“The FAA will not speculate when the work will be completed. The agency continues to follow a deliberate process and will take the time it needs to thoroughly review Boeing’s work,” the FAA said.”We will lift the grounding order only after FAA safety experts are satisfied that the aircraft meets certification standards.”The MAX has been grounded worldwide since March 13, 2019, following an Ethiopian Airlines crash that killed 157 people. That catastrophe came just a few months after a Lion Air MAX crash that killed 189 people.The MAX’s anti-stall flight system, the MCAS, was partially to blame for both crashes. But other technical malfunctions, including one involving electrical wiring, were subsequently detected during the aircraft’s modification process, slowing down its recertification.The FAA, like Boeing, is under scrutiny over its role in the development of the MAX, which has been sharply criticized by government auditors and on Capitol Hill.Representatives Peter DeFazio, an Oregon Democrat who chairs the House Transportation Committee, and Rick Larsen, a Washington state Democrat who chairs the aviation subcommittee, released a letter late Monday asking the agency to provide a recent safety culture survey of employees. “We believe reviewing the results of this survey will help our Committee properly fulfill our congressional role overseeing the FAA and its efforts to help improve the safety culture at the agency,” DeFazio and Larsen said.Topics : The public comment period will be open for 45 days.The FAA statement moves the MAX a step further on the recertification path after the agency on July 1 completed test flights on the plane.While the FAA said the announcement is an “important milestone,” the agency emphasized that recertifying the MAX was not a done deal and that there were additional steps even after the public comment period is complete.These include a final report reviewing and addressing public comments, and a review of Boeing’s final design documentation. All MAX aircraft manufactured since the crashes also will need to be personally inspected by FAA staff. The grounded Boeing 737 MAX moved another step closer towards flying again Tuesday as US regulators said they would soon accept public comments on a roadmap to recertify the jet. The Federal Aviation Administration (FAA) said it would issue a proposed airworthiness directive for the MAX, which has been grounded since March 2019 following two deadly crashes.The listing published in the Federal Register will seek comments on suggested design changes and crew procedures “to mitigate the safety issues identified during the investigations that followed the Lion Air and Ethiopian Airlines accidents,” the FAA said.
LOG INDon’t have an account? Register here Log in with your social account Linkedin Facebook politics PAN ummah-party amien-rais infighting Former National Mandate Party (PAN) patron Amien Rais, a staunch critic of President Joko “Jokowi” Widodo’s administration, has announced the establishment of his new party, the Ummah Party, formalizing a bitter divorce from the political vehicle he cofounded and grew in 1998.Amien announced the move on YouTube on Thursday, in a move experts see as bringing his new party into clear opposition to the government.In a slight riff aimed at the Jokowi administration, he said the state was capable of “upholding equitability” and committing “colossal tyranny”.“It all depends on the ruling government, whether it defends the interests of the people and ummah [Islamic community], or, on the contrary, defends those of conglomerates and the corporatocracy,” he said in a video post.“Eventually, a community of m… Topics : Google Forgot Password ?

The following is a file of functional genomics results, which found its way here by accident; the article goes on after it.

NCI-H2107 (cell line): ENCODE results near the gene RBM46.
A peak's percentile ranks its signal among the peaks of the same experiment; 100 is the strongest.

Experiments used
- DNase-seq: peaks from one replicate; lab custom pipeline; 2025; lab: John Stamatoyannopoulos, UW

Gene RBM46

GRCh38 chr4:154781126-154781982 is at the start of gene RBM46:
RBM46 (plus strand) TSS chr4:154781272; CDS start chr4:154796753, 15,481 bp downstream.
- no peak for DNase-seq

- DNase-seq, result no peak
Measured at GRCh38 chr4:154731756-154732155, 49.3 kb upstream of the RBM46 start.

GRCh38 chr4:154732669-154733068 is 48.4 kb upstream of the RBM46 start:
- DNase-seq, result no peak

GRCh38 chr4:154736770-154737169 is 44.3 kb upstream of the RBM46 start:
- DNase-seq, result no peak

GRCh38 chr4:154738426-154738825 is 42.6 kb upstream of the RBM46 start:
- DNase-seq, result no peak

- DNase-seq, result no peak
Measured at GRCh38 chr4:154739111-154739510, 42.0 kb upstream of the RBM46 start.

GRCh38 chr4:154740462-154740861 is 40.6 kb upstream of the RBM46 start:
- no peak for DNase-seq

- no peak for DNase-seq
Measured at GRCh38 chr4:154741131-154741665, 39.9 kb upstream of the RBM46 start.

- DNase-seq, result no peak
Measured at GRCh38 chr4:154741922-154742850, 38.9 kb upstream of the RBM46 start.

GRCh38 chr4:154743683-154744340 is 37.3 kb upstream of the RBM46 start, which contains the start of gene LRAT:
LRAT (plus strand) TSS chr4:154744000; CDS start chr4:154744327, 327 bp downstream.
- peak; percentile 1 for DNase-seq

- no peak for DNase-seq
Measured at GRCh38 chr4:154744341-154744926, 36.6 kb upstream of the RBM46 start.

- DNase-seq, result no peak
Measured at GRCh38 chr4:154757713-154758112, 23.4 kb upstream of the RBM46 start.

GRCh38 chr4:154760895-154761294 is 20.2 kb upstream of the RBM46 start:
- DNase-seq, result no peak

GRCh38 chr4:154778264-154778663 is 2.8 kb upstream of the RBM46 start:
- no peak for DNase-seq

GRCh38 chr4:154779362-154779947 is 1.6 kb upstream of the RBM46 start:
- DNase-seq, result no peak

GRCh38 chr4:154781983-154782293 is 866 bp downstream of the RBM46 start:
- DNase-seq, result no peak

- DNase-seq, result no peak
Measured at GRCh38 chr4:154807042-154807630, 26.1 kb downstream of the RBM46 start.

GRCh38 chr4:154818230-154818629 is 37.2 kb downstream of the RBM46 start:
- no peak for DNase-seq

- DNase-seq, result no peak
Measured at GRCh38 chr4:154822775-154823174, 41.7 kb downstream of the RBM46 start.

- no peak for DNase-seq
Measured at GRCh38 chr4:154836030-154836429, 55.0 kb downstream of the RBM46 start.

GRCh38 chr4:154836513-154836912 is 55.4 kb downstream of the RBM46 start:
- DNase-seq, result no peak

23 Hill Ave, Burleigh Heads.More from news02:37International architect Desmond Brooks selling luxury beach villa18 hours ago02:37Gold Coast property: Sovereign Islands mega mansion hits market with $16m price tag2 days ago Retired Ipswich orthopaedic surgeon Dr Ron Tilbury (pictured) and his wife Sandra and preparing to farewell the family’s holiday house.They bought the property, which currently comprises two self-contained, income-producing flats, in 1992.“It’s been the best beach holiday house for my family for more than 25 years,” Dr Tilbury said.“It’s been a happy house and we have loved having a base at Burleigh but the time is right now to downsize and let someone else enjoy the standout location.”Both units are separately metered for power and the property has redevelopment potential to three storeys. 23 Hill Ave, Burleigh is set to go to auction on April 7.THE Tilbury family have been holidaying in Burleigh Heads for almost 100 years.“My father used catch the train to Mudgeeraba and then a horse and dray to Burleigh,” Ron Tilbury said.The retired Ipswich orthopaedic surgeon and his wife Sandra are preparing to farewell the family’s holiday house at 23 Hill Ave. Burleigh Beach 1932 Picture: Supplied 23 Hill Ave, Burleigh Heads. Burleigh Beach in the 1930s. Picture: SuppliedRay White Mermaid Beach agent Troy Dowker is taking the property to auction on April 7. “A buyer could retain and use the existing residence or redevelop with luxury boutique apartments, villas or their desired home of choice,” he said.“The large land holding is very attractive to developers with the current zoning that could see three levels built above street level.”